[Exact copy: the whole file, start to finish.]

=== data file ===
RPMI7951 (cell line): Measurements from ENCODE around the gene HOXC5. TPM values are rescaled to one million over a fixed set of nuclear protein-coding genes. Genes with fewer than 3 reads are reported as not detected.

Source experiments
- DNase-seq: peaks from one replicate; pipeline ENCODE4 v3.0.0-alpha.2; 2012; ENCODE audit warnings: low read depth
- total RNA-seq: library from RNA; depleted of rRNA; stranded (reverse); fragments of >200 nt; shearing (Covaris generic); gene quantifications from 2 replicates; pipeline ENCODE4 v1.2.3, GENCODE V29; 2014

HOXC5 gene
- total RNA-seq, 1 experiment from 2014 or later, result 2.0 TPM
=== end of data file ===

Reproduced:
RPMI7951 (cell line): Measurements from ENCODE around the gene HOXC5. TPM values are rescaled to one million over a fixed set of nuclear protein-coding genes. Genes with fewer than 3 reads are reported as not detected.

Source experiments
- DNase-seq: peaks from one replicate; pipeline ENCODE4 v3.0.0-alpha.2; 2012; ENCODE audit warnings: low read depth
- total RNA-seq: library from RNA; depleted of rRNA; stranded (reverse); fragments of >200 nt; shearing (Covaris generic); gene quantifications from 2 replicates; pipeline ENCODE4 v1.2.3, GENCODE V29; 2014

HOXC5 gene
- total RNA-seq, 1 experiment from 2014 or later, result 2.0 TPM